In a pillow fight with the children the maid’s breast fell from her Christmas dress
and was covered in eider feathers. In the next room, father reads:
…….“…to be taxed, with Mary, his wife, who was great with child.” Mother
cried, we simply looked away. In the building across the alley
of snow a woman entered a man’s apartment. She had to walk
…….through the children’s room to get to where he sat
waiting. One of the children woke and she stopped to tell him a kind of bedtime
story about a sailoress away from land long enough that it smelled
…….strange when she returned—“stranger than the moon,” the woman
said, and went in to where the man was. This became a popular
story among our family, though popularity can’t be the sole standard
of achievement in much of anything.
That Christmas aunt Kitty sent money, writing: “My Bird,I long to feel
a calling to something. And feel so far from that very language
…….that it seems silly to even think of it. How nice it would be.” I wrote back: “Kitty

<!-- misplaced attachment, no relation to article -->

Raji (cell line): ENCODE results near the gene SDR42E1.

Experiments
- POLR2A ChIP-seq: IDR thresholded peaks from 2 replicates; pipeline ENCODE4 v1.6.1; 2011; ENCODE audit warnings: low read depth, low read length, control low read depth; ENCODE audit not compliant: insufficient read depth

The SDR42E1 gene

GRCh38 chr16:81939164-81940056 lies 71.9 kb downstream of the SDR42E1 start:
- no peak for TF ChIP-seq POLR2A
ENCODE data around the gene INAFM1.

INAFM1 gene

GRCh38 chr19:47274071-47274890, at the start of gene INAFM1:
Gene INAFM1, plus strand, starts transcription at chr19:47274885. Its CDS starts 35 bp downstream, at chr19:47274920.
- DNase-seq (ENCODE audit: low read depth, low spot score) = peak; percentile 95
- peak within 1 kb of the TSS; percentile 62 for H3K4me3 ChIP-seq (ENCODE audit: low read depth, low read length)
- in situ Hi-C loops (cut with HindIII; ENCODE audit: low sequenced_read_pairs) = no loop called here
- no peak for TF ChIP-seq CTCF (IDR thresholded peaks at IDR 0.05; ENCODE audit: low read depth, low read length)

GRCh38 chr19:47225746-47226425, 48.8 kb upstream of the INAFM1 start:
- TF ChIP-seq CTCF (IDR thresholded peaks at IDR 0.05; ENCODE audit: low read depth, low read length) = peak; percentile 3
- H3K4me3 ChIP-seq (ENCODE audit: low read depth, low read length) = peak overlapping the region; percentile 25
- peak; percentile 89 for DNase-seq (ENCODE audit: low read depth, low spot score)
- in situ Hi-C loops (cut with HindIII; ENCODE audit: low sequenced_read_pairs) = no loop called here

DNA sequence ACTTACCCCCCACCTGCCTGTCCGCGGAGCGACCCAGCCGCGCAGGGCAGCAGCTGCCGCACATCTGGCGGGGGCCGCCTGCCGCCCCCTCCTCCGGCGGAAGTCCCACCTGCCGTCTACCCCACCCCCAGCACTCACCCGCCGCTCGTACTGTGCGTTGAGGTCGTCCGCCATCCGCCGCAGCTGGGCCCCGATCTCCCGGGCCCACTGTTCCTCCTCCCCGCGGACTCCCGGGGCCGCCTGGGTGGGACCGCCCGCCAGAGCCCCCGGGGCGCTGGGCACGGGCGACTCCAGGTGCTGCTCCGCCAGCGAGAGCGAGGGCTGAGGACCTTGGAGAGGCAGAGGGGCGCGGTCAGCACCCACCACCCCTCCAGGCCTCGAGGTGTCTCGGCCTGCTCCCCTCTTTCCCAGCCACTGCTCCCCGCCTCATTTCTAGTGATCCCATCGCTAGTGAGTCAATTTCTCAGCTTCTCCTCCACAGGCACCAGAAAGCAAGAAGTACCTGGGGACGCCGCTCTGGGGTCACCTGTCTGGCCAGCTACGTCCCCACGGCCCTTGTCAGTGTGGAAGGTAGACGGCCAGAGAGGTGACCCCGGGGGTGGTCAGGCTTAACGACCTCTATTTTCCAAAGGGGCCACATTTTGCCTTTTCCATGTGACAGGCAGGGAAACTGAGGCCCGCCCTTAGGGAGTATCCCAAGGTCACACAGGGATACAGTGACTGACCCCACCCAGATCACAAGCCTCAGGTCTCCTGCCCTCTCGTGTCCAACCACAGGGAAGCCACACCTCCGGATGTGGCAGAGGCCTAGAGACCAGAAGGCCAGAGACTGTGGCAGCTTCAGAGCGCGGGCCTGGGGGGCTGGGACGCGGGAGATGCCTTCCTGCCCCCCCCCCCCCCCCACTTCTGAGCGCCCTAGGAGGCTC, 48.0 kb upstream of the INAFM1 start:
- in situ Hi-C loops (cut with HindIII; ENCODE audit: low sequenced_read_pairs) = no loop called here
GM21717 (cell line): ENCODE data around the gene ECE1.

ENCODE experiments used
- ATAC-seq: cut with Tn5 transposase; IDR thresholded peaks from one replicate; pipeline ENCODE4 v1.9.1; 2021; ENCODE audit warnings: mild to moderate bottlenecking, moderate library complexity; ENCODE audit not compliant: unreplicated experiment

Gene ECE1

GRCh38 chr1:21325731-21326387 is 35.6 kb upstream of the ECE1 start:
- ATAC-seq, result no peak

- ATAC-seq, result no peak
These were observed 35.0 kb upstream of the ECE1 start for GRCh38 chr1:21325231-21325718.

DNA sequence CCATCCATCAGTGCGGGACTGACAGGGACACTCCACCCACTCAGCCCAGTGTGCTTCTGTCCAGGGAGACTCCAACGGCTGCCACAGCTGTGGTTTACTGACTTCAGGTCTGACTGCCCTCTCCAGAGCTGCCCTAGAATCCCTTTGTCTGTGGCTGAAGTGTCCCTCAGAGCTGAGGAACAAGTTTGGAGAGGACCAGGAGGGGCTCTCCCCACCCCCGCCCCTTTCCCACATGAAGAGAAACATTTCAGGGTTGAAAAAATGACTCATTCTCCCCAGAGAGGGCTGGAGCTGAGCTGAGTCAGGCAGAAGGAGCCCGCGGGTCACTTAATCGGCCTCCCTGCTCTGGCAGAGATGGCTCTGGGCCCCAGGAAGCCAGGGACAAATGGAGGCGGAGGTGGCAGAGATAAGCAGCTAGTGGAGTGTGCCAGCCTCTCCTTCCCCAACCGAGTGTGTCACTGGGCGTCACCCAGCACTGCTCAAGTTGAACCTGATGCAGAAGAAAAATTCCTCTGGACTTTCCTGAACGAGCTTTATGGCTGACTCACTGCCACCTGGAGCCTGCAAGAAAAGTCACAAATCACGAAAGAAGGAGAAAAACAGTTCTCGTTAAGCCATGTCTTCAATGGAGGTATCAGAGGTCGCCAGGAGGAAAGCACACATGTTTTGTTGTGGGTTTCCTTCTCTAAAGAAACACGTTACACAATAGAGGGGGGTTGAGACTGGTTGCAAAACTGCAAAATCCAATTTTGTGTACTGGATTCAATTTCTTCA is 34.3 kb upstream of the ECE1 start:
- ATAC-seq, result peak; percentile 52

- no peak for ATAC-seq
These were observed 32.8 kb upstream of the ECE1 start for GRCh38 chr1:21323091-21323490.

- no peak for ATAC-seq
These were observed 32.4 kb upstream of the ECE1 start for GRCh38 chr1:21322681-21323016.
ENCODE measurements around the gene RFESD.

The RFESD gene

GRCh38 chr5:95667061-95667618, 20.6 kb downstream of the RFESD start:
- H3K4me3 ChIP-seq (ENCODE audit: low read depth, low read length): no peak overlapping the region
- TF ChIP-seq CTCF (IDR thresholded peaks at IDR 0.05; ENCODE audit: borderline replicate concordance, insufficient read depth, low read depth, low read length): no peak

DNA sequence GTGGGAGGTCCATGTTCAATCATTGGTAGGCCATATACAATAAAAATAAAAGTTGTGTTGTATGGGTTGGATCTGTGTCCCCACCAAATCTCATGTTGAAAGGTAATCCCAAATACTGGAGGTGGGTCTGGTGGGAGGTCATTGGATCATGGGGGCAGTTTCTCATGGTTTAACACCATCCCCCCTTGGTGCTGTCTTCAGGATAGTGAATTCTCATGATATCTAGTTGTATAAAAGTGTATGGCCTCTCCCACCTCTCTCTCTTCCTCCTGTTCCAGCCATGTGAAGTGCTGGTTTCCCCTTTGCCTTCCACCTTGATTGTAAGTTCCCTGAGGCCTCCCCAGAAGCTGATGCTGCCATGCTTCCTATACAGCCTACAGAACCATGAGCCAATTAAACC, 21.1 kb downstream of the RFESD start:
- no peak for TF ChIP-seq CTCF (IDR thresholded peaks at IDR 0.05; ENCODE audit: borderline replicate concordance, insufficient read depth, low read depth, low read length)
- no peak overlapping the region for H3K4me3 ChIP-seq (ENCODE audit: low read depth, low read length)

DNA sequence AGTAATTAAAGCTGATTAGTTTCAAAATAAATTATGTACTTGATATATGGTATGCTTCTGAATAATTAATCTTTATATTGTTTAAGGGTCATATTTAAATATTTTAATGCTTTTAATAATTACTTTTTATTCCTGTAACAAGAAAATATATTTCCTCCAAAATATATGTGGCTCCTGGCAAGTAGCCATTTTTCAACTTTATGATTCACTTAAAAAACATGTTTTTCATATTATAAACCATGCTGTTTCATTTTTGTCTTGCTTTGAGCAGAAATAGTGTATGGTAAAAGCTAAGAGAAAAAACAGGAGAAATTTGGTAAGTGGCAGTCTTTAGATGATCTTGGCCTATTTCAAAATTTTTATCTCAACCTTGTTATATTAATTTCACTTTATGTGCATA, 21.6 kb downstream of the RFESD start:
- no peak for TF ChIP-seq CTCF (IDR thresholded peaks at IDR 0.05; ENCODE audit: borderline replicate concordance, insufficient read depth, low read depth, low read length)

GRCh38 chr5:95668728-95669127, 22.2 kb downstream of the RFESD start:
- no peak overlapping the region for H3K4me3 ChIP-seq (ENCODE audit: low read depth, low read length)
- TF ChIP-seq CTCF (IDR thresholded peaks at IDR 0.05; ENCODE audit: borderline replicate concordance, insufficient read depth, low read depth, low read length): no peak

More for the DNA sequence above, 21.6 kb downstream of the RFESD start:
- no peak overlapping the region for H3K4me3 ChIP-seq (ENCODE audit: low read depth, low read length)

the father of one of father’s employees told me in the bookstore that I reminded
him of the prostitutes he spent time with in Lille. It is not every day I rise
…….to such heights. We are all going dancing.” Afterwards our calves
hurt. I sat on the edge of the bath washing my feet, watching the dirty water
drain, the knocking of bows and bassoons against music stands
……still in my mind; the orchestra rising from their seats. Then enjoyed a film
before bed: “Past the age of 50,” Mr. Belmondo reads, “Velázquez stopped
painting definite things. He danced around objects with the air, with twilight, catching
…….in his shadows and airy backgrounds the palpitations of color
which formed the invisible code of his silent symphony.” Outside there was snow on a box
of green apples, and inside, mother dabbed a wet cheek with a handkerchief.
Previously published in Poetry London.
Adam Day is author of Badger, Apocrypha (PSA, 2010), and is the recipient of a 2011 PEN Emerging Writers Award. He coordinates The Baltic Writing Residency.
Object(s) to bring back to life: “Chispa, Pascual Duarte’s setter bitch in Nobel Prize-winning author, Camilo Jose Cela’s under-read novel, The Family of Pascual Duarte. Of course, Cela was a spy and informer for the Franco government for much of his life, which may explain both why Pascual shot Chispa, and why Cela’s under-read. Asi es la vida.”